School of Engineering
Griffith University International Postgraduate Research Scholarship / Australian Research Council / Brisbane City Council
ARC Number : DP190101848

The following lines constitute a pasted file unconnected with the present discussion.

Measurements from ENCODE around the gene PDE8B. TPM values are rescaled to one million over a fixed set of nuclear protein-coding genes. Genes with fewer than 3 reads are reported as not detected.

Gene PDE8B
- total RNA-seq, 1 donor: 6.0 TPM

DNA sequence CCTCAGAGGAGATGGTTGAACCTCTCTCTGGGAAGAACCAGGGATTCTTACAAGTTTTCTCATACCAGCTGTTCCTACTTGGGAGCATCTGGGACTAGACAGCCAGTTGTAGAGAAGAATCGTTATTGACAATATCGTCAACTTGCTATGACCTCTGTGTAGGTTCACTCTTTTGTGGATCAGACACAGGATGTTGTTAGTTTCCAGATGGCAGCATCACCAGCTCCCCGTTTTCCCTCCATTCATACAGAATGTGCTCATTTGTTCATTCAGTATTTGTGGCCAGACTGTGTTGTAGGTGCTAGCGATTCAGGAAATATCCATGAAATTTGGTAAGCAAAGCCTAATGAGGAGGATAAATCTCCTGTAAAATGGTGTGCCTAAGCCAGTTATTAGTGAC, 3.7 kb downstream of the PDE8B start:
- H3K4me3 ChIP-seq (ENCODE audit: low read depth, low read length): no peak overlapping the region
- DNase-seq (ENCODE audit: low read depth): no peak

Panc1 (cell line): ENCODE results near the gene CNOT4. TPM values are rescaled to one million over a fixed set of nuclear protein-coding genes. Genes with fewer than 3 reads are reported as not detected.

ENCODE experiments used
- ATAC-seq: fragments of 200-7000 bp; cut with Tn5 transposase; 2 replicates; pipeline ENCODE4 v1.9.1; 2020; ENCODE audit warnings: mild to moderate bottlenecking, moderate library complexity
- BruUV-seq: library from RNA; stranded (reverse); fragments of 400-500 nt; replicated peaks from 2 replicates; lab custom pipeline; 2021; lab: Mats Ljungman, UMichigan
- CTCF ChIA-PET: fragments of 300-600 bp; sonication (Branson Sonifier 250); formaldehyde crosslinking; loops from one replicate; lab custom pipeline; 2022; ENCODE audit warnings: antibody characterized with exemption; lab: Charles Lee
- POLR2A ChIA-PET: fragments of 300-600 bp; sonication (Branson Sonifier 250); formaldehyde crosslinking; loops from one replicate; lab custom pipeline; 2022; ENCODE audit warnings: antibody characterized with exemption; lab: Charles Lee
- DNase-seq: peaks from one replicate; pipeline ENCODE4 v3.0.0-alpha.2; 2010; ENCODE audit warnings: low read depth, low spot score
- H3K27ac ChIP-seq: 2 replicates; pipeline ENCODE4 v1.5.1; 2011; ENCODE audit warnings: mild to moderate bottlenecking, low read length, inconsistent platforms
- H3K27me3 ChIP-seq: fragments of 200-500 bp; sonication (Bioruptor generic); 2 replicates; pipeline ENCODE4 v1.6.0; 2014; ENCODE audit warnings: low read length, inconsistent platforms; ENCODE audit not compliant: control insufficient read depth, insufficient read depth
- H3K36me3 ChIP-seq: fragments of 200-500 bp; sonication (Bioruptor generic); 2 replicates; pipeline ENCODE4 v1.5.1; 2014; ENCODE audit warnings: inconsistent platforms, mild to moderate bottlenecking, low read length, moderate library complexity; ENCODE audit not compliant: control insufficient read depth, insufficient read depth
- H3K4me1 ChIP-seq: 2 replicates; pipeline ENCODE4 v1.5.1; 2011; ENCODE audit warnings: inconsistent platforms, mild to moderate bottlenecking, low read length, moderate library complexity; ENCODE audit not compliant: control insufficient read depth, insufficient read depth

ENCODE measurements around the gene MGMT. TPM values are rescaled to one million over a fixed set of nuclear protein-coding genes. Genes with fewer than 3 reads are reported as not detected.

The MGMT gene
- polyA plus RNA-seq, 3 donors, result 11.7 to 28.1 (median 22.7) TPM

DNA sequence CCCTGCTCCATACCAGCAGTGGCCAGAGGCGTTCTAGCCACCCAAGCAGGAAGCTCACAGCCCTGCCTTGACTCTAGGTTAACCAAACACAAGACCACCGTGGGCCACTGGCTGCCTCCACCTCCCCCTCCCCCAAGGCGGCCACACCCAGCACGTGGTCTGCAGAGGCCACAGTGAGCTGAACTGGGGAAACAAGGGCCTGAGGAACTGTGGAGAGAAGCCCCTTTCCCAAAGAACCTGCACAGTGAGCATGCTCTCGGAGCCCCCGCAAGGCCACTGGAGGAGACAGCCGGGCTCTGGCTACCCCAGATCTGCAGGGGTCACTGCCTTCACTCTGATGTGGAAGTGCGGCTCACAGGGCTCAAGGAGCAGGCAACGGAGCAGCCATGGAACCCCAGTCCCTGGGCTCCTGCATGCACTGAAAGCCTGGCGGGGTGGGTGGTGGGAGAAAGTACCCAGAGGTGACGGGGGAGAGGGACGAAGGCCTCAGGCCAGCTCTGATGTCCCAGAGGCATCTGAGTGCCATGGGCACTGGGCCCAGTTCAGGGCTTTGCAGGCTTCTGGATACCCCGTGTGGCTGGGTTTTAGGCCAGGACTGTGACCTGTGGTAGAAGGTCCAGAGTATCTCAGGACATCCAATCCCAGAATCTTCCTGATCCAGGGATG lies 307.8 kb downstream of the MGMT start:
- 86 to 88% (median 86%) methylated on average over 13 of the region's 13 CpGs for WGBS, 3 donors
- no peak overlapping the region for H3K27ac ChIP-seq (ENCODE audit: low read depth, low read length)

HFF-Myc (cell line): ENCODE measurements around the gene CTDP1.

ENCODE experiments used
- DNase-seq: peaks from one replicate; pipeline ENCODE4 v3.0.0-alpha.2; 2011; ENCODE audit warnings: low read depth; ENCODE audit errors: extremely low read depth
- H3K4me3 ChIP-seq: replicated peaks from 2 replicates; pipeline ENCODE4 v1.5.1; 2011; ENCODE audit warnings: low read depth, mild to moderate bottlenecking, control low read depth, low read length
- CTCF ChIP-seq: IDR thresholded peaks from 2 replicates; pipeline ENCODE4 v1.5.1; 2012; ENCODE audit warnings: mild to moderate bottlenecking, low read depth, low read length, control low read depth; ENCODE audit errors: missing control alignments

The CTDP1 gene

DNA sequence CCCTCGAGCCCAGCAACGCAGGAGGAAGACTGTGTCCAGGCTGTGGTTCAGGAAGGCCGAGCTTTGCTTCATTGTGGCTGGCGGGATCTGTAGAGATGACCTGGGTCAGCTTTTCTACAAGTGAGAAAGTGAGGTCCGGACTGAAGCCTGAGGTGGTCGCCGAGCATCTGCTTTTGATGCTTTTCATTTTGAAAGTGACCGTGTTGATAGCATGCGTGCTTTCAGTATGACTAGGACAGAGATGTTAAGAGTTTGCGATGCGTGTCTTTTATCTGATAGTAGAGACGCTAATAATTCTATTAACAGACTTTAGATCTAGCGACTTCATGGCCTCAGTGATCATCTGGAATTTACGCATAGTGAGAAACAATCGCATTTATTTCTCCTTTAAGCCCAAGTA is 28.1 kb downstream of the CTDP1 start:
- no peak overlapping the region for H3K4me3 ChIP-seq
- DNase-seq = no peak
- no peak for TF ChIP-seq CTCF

Harmful algal blooms of the freshwater cyanobacteria genus Microcystis are a global problem and are expected to intensify with climate change. In studies of climate change impacts on Microcystis blooms, atmospheric stilling has not been considered. Stilling is expected to occur in some regions of the world with climate warming, and it will affect lake stratification regimes. We tested if stilling could affect water column Microcystis distributions using a novel individual-based model (IBM). Using the IBM coupled to a three-dimensional hydrodynamic model, we assessed responses of colonial Microcystis biomass to wind speed decrease and air temperature increase projected under a future climate. The IBM altered Microcystis colony size using relationships with turbulence from the literature, and included light, temperature, and nutrient effects on Microcystis growth using input data from a shallow urban lake. The model results show that dynamic variations in colony size are critical for accurate prediction of cyanobacterial bloom development and decay. Colony size (mean and variability) increased more than six-fold for a 20% decrease in wind speed compared with a 2 °C increase in air temperature. Our results suggest that atmospheric stilling needs to be included in projections of changes in the frequency, distribution and magnitude of blooms of buoyant, colony-forming cyanobacteria under climate change.
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